2: Telling us what you think our child should or should not do causes unwanted stress.

There’s a party and all the kids are lined up, ready to play a game, and someone says, “Everyone plays, even (insert our child’s name here).” We’ve even been told we have to sing the “Happy Birthday” song to our son even though it causes him anxiety and will set off a meltdown. We do want to help our child test his boundaries, but we’re also well aware of those boundaries. We certainly don’t appreciate someone else making assumptions about what our child can or will do. Asking before assuming is always the best approach.

3: Pointing out our child’s issues is upsetting.

I don’t understand why others feel the need to point out our child’s issues. We’re obviously aware of these things; he’s our child. Instead, try acknowledging the good things our child is doing.

4: Trying to “fix” our child undermines our parenting.

Trying to “fix” things, especially without our consent, is not welcome. We aren’t neglecting our child when we choose not to do or offer things others may feel he needs. Sensory issues are usually behind the anxiety he feels over getting a haircut or being offered a new food (with a new look or texture), so unless you’re a expert on sensory or anxiety issues associated with autism, please stop. The best thing to do is ask, “How can I help?”

5:  Ignoring requests associated with our child will indeed cause friction in our relationships.

My late grandfather meant well when he would ask my son if his food was “good” every time my son sat at the table with him. My son’s response to the question was always the same: he’d scream and hit himself. This never stopped my grandfather from asking. Mealtime is usually the biggest cause of anxiety for our son. It takes a lot of effort to get him to sit at the table for a meal, and getting him to eat is an even bigger deal. After all the work involved, it would be undone with the same question from my grandfather: “Is that good?” Ignoring the obvious friction the question caused made mealtime a problem for all of us.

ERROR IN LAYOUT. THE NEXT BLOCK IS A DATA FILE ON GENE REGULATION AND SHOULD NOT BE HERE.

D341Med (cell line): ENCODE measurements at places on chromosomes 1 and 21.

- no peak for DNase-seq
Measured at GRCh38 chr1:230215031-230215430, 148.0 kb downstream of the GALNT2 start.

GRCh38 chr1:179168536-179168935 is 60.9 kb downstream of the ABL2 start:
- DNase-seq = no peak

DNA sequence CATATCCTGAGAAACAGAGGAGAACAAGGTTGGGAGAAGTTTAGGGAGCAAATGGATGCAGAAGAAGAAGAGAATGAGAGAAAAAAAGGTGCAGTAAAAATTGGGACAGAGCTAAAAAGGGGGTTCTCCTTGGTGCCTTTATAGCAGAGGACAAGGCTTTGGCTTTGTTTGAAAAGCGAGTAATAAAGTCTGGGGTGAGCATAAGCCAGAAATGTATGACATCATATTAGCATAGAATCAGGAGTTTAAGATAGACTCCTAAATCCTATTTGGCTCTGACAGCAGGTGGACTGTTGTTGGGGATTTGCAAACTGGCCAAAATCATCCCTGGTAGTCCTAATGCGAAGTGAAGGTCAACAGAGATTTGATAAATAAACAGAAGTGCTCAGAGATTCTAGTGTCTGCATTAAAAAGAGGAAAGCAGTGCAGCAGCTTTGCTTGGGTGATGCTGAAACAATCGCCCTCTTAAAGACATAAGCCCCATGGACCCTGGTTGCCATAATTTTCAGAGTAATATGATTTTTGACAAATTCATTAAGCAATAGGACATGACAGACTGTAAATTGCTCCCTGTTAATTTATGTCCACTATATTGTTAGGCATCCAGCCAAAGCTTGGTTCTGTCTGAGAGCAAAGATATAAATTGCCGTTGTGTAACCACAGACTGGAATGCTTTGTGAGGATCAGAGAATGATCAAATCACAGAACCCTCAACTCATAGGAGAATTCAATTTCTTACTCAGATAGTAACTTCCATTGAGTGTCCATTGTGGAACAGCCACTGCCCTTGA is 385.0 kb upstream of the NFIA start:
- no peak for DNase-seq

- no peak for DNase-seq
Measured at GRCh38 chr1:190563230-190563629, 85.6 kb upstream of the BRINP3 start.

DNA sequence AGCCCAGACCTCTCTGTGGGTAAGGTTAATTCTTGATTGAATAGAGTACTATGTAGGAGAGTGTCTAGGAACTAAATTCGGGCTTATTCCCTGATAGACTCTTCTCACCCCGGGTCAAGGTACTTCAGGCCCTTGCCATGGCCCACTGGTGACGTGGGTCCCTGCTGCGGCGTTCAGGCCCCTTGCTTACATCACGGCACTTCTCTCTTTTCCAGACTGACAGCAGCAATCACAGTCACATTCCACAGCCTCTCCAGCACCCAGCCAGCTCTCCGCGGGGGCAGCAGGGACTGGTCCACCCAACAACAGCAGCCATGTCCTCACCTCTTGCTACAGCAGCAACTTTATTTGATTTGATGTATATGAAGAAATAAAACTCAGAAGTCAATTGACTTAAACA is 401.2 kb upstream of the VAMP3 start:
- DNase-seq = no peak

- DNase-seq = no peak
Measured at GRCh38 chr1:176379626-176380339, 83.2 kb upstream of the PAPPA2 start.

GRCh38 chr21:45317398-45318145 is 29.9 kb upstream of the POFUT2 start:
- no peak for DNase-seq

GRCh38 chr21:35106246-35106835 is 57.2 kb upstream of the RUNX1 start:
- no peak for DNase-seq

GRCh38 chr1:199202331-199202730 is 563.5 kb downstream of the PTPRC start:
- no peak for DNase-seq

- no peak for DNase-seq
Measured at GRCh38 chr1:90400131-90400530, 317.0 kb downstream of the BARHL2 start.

Sometimes an innocent question or action could cause anxiety for our child, so please respect our requests regarding him.

The bottom line is this: We need the support of those around us. We understand it’s hard for those who love our child to feel helpless because they want to help. The truth is, we feel helpless, too, but we’re doing our best even though we don’t have all the answers. We want to be trusted to know what’s best for our children. When we all work together, we have the best chance at helping these wonderful children have a happy future.

Follow this journey on Crossroad Trippers.

Lead photo source: Thinkstock Images

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To My Social Media Friends, From a Woman With Schizophrenia

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Dear social media friends,

When I was in fifth grade, there was a boy named Kenny who sat behind me. Kenny had been diagnosed as hyperactive. He was constantly drumming on this desk, kicked the seat in front of him and occasionally started talking in the middle of class.

One day the school psychologist called me out of class and asked me to help Kenny settle down so his behavior wasn’t so disruptive. Apparently Kenny had told the psychologist I was a person he trusted. As an 11-year-old girl, this felt like a huge responsibility. On one hand, I had compassion and empathy and didn’t want to see Kenny hurt or mistreated. On the other, if I showed him too much attention I would be the object of cruel jokes by my classmates.

After that day, I occasionally told Kenny to settle down in class, but I didn’t show him too much kindness. If I could go back in time, I would hold his hands to keep them still, sit with him in the lunch room and try my best to be a calming presence and friend.

The thought of Kenny struggling with his illness so publicly, but all alone, makes my heart hurt.

It’s with the knowledge of this experience that I write to you about my own illness, paranoid schizophrenia. I’ve noticed any time a close friend of mine or family member posts the words paranoid schizophrenia on one of my social media sites, many of you unfriend or block me.

I realize there’s a great deal of misinformation and stereotypes that surround paranoid schizophrenia. I realize it may seem scary or weird to have a “friend” with that diagnosis. But I ask you to please give me a chance to dispel the myths surrounding my illness rather than shut me out altogether. 

The world of social media is frequently painful for me. I see people with breast cancer, heart disease and other illnesses receive so much support, good will and even fundraisers to offset their treatment. I can’t help but feel a little lost and hurt by a “community” that rallies around a person with one illness while completely locking out someone with another.